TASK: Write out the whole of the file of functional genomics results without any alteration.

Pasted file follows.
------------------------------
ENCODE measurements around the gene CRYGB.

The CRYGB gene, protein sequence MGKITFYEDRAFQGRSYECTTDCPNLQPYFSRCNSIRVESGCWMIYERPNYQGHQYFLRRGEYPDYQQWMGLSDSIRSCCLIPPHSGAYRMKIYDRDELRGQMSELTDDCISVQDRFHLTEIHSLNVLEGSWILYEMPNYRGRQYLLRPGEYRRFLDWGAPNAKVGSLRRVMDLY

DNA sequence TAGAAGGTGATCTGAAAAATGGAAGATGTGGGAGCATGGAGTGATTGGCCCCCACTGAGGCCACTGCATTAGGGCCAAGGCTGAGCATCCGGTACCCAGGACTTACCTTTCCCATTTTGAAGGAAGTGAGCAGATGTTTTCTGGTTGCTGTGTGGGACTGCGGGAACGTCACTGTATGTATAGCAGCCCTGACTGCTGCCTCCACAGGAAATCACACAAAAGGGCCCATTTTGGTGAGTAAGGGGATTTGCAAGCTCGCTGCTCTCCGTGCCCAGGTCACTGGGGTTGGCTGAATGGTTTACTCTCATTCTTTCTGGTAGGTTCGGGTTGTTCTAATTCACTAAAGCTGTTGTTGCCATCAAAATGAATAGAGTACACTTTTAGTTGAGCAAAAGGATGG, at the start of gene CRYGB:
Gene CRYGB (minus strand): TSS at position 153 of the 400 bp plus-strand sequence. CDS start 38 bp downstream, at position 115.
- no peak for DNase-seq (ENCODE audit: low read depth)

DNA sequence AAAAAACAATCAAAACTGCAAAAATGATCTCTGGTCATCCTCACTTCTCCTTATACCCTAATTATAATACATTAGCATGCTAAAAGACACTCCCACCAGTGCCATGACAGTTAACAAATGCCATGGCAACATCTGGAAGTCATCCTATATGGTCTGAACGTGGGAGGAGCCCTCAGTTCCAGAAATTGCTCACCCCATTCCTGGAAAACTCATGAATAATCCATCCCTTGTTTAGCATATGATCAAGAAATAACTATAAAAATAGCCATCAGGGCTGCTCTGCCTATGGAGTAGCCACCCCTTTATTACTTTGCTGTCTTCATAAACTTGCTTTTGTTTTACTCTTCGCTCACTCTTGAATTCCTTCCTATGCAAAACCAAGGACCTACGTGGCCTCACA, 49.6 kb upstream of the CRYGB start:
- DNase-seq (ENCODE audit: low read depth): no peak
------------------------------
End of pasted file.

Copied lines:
ENCODE measurements around the gene CRYGB.

The CRYGB gene, protein sequence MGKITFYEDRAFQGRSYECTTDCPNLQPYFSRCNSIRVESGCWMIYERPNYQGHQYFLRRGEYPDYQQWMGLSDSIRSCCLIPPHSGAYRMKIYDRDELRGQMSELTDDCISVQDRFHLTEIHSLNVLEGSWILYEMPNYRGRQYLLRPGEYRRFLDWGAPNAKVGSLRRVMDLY

DNA sequence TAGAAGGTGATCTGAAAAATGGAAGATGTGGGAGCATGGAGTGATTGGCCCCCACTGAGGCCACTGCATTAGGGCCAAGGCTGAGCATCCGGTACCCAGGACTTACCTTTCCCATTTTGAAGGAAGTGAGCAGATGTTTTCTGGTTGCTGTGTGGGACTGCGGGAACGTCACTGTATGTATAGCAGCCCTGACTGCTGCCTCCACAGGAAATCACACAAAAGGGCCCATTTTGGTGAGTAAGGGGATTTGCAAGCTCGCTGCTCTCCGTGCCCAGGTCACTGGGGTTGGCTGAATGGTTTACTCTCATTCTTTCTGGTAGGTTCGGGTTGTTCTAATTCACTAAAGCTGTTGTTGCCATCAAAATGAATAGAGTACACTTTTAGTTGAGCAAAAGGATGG, at the start of gene CRYGB:
Gene CRYGB (minus strand): TSS at position 153 of the 400 bp plus-strand sequence. CDS start 38 bp downstream, at position 115.
- no peak for DNase-seq (ENCODE audit: low read depth)

DNA sequence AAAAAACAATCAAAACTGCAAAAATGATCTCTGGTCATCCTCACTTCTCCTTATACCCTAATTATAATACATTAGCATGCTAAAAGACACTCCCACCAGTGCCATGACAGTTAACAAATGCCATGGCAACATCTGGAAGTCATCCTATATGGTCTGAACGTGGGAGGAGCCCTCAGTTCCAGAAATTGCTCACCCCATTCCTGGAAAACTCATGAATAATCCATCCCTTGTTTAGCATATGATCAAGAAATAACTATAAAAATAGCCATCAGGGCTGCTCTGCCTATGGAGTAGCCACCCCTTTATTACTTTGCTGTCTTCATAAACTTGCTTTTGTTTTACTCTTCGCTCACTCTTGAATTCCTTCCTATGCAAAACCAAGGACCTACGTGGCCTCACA, 49.6 kb upstream of the CRYGB start:
- DNase-seq (ENCODE audit: low read depth): no peak